bne-123-1-165

bne-123-1-165 - Behavioral Neuroscience 2009, Vol. 123, No....

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Demand for Food and Cocaine in Fischer and Lewis Rats Chesley J. Christensen, Stephen J. Kohut, Samantha Handler, Alan Silberberg, and Anthony L. Riley American University Fischer and Lewis rat strains often serve as animal vulnerability models for drug abuse and addiction. When these strains respond for drugs of abuse, several measures, including total drug intake, response rate and progressive-ratio breakpoints, have been reported to be strain-dependent, a result suggesting genetic differences in drug reactivity and vulnerability. The present study extends these strain compar- isons to a previously untested measure—demand analysis. In Experiment 1, four Fischer and four Lewis rats earned their daily food ration by lever pressing under a fixed-ratio schedule, the size of which was increased every three sessions from 3 to 1,000 in logarithmic steps. Consumption was plotted as a function replicated Experiment 1 except that different rats were used, and cocaine reinforced lever pressing. A between-experiment comparison showed a commodity-by-strain interaction: Fischer rats defended consump- tion with greater vigor when cocaine served as the reinforcer than did Lewis rats; for food, this relation was reversed. However, for both strains, defense of consumption of food exceeded that of cocaine. Keywords: exponential model of demand, cocaine, food, Fischer rats, Lewis rats There is evidence that genetic factors may predispose humans to drug addiction (Goldman, Oroszi, & Ducci, 2005; Haile, Kosten, & Kosten, 2007; Tsuang et al., 1996, 1998; Uhl, 2004). For example, Tsuang et al. (1998) found that an identical twin is more likely to be a drug abuser if the other twin is an abuser than a fraternal twin whose proband is an abuser. Experimental corrob- oration of this hypothesis comes from animal research that com- pares the effects of drugs of abuse in Fischer (F344) and Lewis (LEW) rats. These strains have been used as models of drug abuse in part because the physiological differences observed are often in Ambrosio, 2002). For example, F344 rats, when compared to LEW rats, exhibit greater hypothalamic-pituitary-adrenal axis activity (Dhabar, McEwen, & Spencer, 1993; Grakalic, Schindler, Bau- mann, Rice, & Riley, 2006; Kosten & Ambrosio, 2002; Stor et al., 2000), higher levels of D 2 receptors in the nucleus accumbens levels of tyrosine hydroxylase, a precursor to dopamine, in the ventral tegmental area, and higher levels of tyrosine hydroxylase in 1991). In addition, chronic cocaine results in greater adaptation of the mesolimbic protein levels in F344 rats than in LEW rats, indicating that these structures may be less resilient to neurophar- macological changes in response to chronic drug treatment in F344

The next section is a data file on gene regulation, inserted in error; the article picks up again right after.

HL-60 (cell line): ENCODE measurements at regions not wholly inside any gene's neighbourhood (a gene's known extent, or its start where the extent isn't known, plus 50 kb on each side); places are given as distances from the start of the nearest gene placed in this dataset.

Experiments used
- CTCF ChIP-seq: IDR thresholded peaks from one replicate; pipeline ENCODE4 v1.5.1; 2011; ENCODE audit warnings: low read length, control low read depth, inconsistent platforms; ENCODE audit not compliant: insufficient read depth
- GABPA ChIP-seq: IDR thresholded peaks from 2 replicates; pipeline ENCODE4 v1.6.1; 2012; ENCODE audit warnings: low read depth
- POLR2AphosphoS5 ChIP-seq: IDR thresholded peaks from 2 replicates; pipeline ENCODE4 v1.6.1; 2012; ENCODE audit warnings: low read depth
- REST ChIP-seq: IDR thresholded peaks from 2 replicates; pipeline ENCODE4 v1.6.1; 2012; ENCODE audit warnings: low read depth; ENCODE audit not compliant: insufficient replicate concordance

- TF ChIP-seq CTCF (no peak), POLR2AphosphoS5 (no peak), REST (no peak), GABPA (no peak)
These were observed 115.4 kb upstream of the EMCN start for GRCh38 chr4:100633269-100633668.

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bne-123-1-165 - Behavioral Neuroscience 2009, Vol. 123, No....

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